Written by: Jami Dellifield, Ohio State University Extension, Family and Consumer Sciences Educator, Hardin County

Reviewed by: Jenny Lobb, Ohio State University Extension, Family and Consumer Sciences Educator, Franklin County

Resources:

Mead, E. (2021, February 18). What is Positive Self-Talk? (Incl. Examples). PositivePsychology.com. https://positivepsychology.com/positive-self-talk/

Publishing, H. H. (202AD, July 6). Relaxation techniques: Breath control helps quell errant stress response. Harvard Health. https://www.health.harvard.edu/mind-and-mood/relaxation-techniques-breath-control-helps-quell-errant-stress-response

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It has been almost a year working from home. I look back on the year and have realized how much I have grown practicing self-care. I am going to be honest I can promote and share self-care practices, but it doesn’t come easy for this mom of four! Looking back on the first few weeks working from home learning all the technology, transitioning the kids to virtual schooling, I remember feeling scattered, unable to focus, nervous, and completely overwhelmed! These feelings made me even more frustrated because I am a working mother of four, and an educator. I take pride in my ability to be flexible and adaptable in any given situation. They now have a term for this feeling, pandemic paralysis, a loss of function or movement of your limbs or an emotional way, where you procrastinate, you can’t move, you can’t act, and you’re not doing the tasks that you need or have to do.

One day in the afternoon when I was feeling overwhelmed, all I could think of was a peanut butter and jelly sandwich. In our house a peanut butter and jelly sandwich is not the literal sandwich that you may be thinking of! I have 12 yr. old triplets and at one time I could hold all three of them in my lap. Since they have outgrown my lap we have come up with a ‘peanut butter and jelly sandwich’. I am the sticky peanut butter and two of them are the slices of bread and then we have the jelly on top! Feeling anxious, I stopped everything I was doing went and laid on my bed and said, “I need a peanut butter and jelly sandwich”, and they came running and we laid there with our legs and arms all intermingled. We giggled, smiled, and talked as we laid there all snuggled together. Afterward I felt so much better. I no longer felt anxious and was able to go back to working.

Did you know when you are hugged it relaxes muscles, increases circulation, and releases endorphins.  This can reduce tension and soothe aches and pains. Hugging increases levels of oxytocin, dopamine, and serotonin. These are the happy hormones that promote positive feelings like pleasure and happiness which boost our mood and relieves stress and anxiety. Research has shown that hugs can boost immunity, lower stress, increase self-esteem, and reduce depression.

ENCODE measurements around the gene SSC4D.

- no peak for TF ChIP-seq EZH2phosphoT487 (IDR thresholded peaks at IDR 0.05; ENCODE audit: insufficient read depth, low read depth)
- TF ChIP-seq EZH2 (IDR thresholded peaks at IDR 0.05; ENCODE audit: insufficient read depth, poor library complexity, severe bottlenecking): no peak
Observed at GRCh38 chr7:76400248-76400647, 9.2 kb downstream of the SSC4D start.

The day I was feeling the need for a hug I had my children. But if you are feeling the need for a hug and have no one to hug, you can trick your brain and give yourself a hug.  By hugging yourself your brain will release the same hormones and you will have the benefits of a warm hug.

How To Hug Yourself:

  1. Wrap your arms around yourself. Bring your left arm across your chest and place your left hand on your right shoulder or upper arm. Bring your right arm across your chest, placing your hand on your left shoulder or upper arm. You can reverse the order, just find a position that is most comfortable for you.
  2. Give yourself a nice big squeeze. Press both arms into your body. Mimic the pressure that you feel when you get a reassuring bear hug.
  3. Hold for as long as necessary. Sometimes a quick hug is all you need, while other times you might want a lingering, gentle hug.

References:

Dunfee, L. (2019). Am I in Control or is My Stress? Live Healthy Live Well Blog, Ohio State University Extension.  Retrieved February 25, 2021 from https://livehealthyosu.com/2019/04/01/am-i-in-control-or-is-my-stress/

Carter, S. (2021). Overcoming Pandemic Paralysis. Live Healthy Live Well Blog, Ohio State University Extension.  Retrieved February 25, 2021 from https://livehealthyosu.com/2021/01/28/overcoming-pandemic-paralysis/

Lamburg, E., (2020). Health Benefits of Hugging, Backed By Science.  The Healthy. Retrieved February 25, 2021 from https://www.thehealthy.com/mental-health/benefits-of-hugging/

Ocklenburg Ph.D., S., (2018). 3 Surprising Ways Hugging Benefits Your Well-Being, Psychology Today.  Retrieved February 25, 2021 from https://www.psychologytoday.com/us/blog/the-asymmetric-brain/201812/3-surprising-ways-hugging-benefits-your-well-being

Written by:  Kellie Lemly, MEd, Extension Educator, Family and Consumer Sciences, Ohio State University Extension, Champaign County, lemly.2@osu.edu

Reviewed by: Dr. Roseanne Scammahorn, Extension Educator, Family and Consumer Sciences, Ohio State University Extension, Darke County, Scammahorn.5@osu.edu